1 April 2013
Going back to the Great Depression, over more than 70 years ago, consumerism has had its’ ties with religion. Millions of people were desperate because of the loss of their position in the work force as the same people were robbed of their whole life savings because of the stock market crash. The church membership began to decline as people saw no hopes for their social and economic life. According to Anthony Robinson in the Articles of Faith: Consumerism is a Greedy Society’s Religion, “The subtext of cultural change in the past 30 years has been the way the way the market has seeped into every sector of life and come to define how we think of who we are and what we do. We are consumers, feeding the great insatiable maw of the consumer economy.” He states that religion and consumerism are easily tied together because of the heavy involvement that citizens partake with both. He considers religion characterized by some vision of a good life, by their rituals and by a particular language. However, what can determine a “good” life? Is life good when a person is surrounded by an encouraging social body? Or when a person is considered in a higher order economic stance? Robinson’s choice of describing life as “good” is too broad and vague because it can be interpreted in many different ways.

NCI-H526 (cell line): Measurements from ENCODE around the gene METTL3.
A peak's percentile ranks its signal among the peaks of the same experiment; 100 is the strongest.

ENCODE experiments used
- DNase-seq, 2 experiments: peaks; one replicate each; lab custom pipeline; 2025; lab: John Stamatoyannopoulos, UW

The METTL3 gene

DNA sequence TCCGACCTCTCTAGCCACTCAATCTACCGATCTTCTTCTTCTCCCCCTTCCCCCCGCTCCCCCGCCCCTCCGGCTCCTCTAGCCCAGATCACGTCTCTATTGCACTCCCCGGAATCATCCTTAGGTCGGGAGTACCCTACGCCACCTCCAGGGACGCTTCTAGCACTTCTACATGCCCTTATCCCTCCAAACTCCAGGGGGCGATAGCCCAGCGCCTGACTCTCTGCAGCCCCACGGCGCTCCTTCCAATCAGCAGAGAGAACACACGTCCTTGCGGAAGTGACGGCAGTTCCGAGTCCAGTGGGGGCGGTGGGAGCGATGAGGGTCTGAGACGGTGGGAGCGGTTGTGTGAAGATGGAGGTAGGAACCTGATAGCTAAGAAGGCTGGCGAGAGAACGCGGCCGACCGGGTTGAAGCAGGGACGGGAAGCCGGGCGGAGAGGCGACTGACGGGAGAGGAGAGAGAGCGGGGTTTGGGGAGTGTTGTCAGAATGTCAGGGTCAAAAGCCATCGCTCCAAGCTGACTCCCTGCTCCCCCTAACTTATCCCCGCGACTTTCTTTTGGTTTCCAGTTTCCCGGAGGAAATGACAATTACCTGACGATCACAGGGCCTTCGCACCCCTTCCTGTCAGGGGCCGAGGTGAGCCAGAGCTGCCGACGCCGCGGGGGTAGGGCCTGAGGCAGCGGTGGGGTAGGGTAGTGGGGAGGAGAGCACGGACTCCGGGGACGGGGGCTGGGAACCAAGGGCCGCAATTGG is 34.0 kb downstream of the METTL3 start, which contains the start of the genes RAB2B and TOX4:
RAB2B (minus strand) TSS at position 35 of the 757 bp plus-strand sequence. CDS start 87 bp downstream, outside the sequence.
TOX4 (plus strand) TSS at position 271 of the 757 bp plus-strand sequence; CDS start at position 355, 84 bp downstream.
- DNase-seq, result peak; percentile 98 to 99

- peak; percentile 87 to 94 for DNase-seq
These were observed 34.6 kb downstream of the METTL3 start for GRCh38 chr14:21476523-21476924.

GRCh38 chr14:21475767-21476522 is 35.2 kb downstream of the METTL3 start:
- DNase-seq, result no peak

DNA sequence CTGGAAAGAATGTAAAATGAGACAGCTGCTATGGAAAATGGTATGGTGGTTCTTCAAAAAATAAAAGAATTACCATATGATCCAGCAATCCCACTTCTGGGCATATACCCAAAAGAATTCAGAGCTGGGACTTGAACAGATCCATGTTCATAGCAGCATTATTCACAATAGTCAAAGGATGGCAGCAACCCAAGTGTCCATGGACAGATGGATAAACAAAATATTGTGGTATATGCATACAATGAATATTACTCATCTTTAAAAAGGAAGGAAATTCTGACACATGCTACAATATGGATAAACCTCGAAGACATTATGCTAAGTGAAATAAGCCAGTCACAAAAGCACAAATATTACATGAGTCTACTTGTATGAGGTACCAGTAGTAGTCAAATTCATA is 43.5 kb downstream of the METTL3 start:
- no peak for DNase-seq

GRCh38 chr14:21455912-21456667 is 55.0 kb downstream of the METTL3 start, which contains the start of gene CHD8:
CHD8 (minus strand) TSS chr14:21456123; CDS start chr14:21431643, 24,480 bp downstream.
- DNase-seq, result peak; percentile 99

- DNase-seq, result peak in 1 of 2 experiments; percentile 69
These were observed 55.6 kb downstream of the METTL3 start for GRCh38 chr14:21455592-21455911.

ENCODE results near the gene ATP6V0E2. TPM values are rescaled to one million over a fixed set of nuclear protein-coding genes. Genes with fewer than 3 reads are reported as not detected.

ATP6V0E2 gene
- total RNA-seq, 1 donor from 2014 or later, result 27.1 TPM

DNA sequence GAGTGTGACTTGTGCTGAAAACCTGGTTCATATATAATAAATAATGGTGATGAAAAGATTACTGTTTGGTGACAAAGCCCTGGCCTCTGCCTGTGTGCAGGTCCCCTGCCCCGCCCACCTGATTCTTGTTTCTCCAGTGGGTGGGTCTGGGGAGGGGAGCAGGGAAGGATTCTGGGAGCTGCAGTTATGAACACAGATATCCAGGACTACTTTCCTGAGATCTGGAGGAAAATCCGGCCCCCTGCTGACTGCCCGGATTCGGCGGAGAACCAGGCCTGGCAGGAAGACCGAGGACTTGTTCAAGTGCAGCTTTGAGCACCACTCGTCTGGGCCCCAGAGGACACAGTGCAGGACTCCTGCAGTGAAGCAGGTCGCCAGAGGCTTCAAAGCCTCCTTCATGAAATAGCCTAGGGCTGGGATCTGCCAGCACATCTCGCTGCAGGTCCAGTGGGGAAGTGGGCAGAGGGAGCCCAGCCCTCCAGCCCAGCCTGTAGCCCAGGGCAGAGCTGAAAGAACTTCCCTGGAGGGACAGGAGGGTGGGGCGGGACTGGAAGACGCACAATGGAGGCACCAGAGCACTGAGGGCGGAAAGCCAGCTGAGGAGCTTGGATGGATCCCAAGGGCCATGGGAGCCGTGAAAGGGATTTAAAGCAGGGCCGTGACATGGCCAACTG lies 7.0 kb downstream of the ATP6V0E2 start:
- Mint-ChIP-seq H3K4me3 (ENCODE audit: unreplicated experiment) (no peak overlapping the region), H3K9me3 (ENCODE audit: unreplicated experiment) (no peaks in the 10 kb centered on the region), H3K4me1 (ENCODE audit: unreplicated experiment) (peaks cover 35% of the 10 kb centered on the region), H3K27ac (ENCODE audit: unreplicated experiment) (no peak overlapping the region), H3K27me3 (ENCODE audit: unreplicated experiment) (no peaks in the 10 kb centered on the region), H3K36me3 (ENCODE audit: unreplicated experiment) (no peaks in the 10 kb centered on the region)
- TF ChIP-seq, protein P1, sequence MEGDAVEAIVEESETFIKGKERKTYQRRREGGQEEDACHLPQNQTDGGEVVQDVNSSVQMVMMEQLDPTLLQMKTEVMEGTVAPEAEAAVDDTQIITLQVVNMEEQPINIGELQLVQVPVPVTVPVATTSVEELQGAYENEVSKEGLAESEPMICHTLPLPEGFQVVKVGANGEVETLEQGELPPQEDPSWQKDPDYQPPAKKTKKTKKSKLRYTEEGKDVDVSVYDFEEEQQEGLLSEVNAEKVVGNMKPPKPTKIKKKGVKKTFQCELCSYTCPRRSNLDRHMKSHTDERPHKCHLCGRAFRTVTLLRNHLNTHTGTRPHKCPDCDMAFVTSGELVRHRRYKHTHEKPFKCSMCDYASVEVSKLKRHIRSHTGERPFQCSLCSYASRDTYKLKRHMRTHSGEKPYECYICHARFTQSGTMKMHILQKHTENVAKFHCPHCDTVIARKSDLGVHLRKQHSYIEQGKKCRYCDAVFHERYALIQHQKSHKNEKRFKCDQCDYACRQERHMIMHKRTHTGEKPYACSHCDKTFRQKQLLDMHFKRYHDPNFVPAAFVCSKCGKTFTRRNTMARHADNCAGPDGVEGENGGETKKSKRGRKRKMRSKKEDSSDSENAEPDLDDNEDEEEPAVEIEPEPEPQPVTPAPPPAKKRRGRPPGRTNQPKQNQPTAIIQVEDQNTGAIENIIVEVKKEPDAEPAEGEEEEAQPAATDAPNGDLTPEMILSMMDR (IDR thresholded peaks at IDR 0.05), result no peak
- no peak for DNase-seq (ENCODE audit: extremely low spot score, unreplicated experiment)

It is inferred in Robinson’s article that the most noticeable ties that religion has made with consumerism are the holidays. Every holiday has been swallowed by the thought of the obligation to buy gifts. The values of Thanksgiving are often masked by the excitement of black Friday shopping. The number one holiday for gifts is Christmas, and also is one of the most important for religion as well. How often do people miss the true meaning of Christmas because of all the hosh-kosh about the gifts?
Consumerism in itself is a challenge. “One must be in a constant state of anxiety about keeping up, having the newest...
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